As it ran late with the production of its 2024 launch car, Williams started the season with a chassis that was significantly overweight.

And while Williams had already taken 14kg out of the car over the off-season, its 2024 FW46 was still four, five-tenths per lap slower than it should have been.

A revised floor and other parts took some weight out on Albon's side of the garage from Imola onwards, while team-mate Logan Sargeant is still waiting for the lighter floor.

Albon says it was hard to keep quiet about the weight issue until team boss James Vowles unveiled it to the press in Imola, with an obvious discrepancy between the general progress Albon felt Williams had made and its disappointing results so far, a large part of which is down to the excess weight.

"It was hard because you guys were asking me what the difference was with last year's car and I was telling you it's better, but we were running around in P19 and P20," Albon said in Montreal.
"I kind of had to bite my lip a little bit, but it was mostly down to it. There are still things in our car that we need to improve, I'm not denying that, but it was always very hard to answer your questions."

Albon said that despite the Imola upgrades his car is still overweight "by a good amount", which has not been punished as much by recent circuits.

Alex Albon at Canadian GP 2024

In Monaco, Albon collected Williams's first points in ninth, while he was on course for another top 10 finish in Canada until being collected by a spinning Carlos Sainz.

"We're still overweight and by a good amount," Albon said. "Monaco I think is the least sensitive to weight and Canada is the fourth least sensitive to weight, so good tracks.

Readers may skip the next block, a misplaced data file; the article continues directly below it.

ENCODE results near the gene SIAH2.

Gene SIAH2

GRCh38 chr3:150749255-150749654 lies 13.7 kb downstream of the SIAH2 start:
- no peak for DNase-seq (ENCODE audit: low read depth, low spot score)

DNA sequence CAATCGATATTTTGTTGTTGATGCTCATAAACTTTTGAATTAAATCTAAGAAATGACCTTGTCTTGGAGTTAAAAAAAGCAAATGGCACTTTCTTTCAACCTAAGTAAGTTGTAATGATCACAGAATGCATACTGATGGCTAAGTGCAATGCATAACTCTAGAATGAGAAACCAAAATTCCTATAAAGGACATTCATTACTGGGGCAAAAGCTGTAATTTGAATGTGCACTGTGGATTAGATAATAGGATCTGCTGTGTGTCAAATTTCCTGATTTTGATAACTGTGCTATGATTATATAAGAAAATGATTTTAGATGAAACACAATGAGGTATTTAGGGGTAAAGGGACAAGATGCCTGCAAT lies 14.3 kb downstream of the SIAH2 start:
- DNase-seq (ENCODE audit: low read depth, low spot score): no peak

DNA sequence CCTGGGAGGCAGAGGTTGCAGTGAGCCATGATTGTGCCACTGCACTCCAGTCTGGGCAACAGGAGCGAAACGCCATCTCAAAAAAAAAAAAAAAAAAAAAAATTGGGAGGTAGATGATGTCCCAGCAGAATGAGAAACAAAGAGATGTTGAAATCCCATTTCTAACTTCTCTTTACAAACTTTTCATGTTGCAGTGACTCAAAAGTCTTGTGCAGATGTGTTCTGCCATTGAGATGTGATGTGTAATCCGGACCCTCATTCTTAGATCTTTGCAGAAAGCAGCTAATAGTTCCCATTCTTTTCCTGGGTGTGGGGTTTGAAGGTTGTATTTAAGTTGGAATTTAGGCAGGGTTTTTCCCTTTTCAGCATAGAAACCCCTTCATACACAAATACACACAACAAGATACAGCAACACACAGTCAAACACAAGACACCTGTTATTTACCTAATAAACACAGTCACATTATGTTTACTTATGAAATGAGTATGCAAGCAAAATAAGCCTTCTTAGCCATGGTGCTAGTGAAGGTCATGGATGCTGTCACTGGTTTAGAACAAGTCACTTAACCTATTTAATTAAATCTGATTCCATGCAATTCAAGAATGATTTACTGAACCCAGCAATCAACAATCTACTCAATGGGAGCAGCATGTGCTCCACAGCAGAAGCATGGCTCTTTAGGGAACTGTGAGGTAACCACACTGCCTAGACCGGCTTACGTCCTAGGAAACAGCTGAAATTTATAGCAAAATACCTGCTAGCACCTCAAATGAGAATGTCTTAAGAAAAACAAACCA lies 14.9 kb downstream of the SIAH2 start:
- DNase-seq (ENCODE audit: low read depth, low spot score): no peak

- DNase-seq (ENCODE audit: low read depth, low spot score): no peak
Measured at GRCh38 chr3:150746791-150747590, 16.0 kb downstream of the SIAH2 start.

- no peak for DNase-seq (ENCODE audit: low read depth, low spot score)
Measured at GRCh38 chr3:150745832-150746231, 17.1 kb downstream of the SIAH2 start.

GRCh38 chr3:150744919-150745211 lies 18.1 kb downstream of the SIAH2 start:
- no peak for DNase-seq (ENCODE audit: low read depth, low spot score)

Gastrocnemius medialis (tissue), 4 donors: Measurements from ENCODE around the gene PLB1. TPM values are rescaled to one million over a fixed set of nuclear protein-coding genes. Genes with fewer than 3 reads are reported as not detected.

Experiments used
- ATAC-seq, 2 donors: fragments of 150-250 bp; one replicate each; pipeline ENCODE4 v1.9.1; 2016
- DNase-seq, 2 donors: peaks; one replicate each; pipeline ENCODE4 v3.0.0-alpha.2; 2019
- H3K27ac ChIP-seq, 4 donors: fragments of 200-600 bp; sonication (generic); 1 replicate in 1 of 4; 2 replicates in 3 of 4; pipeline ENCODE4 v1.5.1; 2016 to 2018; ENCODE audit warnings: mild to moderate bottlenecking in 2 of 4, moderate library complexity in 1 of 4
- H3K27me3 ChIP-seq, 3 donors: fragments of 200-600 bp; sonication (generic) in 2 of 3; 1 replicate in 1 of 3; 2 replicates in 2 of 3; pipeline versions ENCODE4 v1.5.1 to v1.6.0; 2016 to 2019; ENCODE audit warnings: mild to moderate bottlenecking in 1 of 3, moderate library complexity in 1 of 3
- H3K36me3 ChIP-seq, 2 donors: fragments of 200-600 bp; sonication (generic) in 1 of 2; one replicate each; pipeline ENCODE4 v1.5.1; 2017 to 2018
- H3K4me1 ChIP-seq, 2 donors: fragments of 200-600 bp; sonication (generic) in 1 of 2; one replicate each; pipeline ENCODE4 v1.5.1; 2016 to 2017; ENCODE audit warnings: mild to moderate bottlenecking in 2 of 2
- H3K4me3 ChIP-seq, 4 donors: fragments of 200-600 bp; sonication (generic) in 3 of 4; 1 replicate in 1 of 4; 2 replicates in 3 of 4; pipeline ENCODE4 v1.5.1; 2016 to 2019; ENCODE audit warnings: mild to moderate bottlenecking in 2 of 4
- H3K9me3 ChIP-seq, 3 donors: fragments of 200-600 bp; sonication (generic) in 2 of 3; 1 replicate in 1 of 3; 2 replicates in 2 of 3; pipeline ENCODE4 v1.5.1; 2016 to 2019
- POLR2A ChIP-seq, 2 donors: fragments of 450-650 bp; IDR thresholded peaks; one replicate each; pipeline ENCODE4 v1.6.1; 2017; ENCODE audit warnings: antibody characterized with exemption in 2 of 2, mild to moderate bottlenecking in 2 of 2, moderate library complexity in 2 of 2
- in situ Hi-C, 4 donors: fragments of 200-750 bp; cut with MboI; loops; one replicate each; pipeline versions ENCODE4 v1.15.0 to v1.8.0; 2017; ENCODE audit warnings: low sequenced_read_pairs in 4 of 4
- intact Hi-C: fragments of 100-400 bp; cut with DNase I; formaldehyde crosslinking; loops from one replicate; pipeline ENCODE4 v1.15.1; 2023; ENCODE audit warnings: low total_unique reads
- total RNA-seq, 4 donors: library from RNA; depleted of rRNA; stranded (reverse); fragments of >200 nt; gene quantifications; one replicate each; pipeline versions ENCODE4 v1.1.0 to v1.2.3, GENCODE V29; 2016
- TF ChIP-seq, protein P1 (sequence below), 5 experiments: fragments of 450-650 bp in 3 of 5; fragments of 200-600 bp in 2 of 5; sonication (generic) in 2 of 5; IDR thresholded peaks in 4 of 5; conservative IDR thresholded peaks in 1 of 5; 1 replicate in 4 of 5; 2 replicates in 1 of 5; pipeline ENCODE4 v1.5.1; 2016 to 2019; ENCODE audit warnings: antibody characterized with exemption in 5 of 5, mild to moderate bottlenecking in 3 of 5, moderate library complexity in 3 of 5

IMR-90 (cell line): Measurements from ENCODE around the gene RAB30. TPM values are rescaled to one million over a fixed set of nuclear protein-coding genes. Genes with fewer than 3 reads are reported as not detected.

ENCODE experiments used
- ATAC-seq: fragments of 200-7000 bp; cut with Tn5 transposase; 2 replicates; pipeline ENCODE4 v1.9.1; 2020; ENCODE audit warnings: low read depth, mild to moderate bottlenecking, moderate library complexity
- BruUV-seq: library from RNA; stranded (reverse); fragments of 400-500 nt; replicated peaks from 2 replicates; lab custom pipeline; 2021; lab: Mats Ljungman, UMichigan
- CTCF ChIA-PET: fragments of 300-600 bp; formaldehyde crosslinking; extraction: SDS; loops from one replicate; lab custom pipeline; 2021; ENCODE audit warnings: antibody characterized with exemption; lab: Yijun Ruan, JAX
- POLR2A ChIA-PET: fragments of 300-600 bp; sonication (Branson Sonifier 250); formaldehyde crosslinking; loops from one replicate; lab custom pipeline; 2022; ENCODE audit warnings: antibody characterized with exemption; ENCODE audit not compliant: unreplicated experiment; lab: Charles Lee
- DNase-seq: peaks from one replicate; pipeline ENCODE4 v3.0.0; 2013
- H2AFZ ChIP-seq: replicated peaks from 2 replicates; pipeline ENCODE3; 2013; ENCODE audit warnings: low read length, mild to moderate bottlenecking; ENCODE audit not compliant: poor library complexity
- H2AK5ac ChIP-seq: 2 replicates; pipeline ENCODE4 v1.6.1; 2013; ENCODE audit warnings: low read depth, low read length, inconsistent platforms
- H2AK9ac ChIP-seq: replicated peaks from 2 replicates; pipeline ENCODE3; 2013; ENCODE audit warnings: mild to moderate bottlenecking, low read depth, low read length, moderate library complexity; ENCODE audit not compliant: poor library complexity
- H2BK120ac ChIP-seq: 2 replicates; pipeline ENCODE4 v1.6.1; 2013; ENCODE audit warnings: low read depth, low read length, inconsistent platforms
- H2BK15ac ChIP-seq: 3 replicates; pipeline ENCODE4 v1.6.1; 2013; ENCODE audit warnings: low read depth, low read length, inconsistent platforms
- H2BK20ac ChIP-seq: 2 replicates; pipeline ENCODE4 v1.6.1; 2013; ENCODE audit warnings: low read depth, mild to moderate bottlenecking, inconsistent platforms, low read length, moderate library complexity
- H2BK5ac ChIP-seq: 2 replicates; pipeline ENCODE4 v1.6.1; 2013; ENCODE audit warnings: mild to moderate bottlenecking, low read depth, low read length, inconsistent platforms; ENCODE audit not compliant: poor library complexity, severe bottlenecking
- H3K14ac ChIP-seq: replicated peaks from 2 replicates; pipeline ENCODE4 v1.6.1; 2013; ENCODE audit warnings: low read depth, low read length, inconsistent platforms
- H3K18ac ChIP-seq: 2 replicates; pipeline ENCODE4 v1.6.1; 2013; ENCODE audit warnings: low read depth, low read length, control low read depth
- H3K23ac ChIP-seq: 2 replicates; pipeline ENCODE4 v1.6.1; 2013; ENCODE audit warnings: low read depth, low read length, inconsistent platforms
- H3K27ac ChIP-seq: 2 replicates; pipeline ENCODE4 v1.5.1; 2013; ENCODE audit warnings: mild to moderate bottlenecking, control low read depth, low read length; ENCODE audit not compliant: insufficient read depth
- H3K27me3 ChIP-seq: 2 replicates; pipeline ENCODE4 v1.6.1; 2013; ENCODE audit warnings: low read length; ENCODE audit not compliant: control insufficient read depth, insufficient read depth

"Barcelona goes the other way, so we just need to make the most of these moments until the weight does come out of the car. There's a big push to try to get it on weight before the end of the season but it is going to be tough."

As Albon suggested, next week's Spanish Grand Prix at the high-downforce Circuit de Barcelona-Catalunya might be a sterner test for the Grove-based squad.

He believes the new maximum downforce rear wing introduced in Monaco will stand the team in good stead but isn't "expecting magic" from what has historically been one of Williams's weaker circuits.

"Barcelona will just be about trying to optimise our car. It's max downforce, which is similar to Monaco, so our big rear wing works quite well. It's quite efficient," he explained.

"I'm not expecting some magic switches [in the pecking order], I'm just hoping we've got a car that's a bit more consistent.

"Barcelona has predominantly been one of the worst circuits for us. I know we say that about a lot of tracks, but it really is one of the worst ones.

"I'll be interested to see if we're okay in Barcelona now or maybe we're actually good."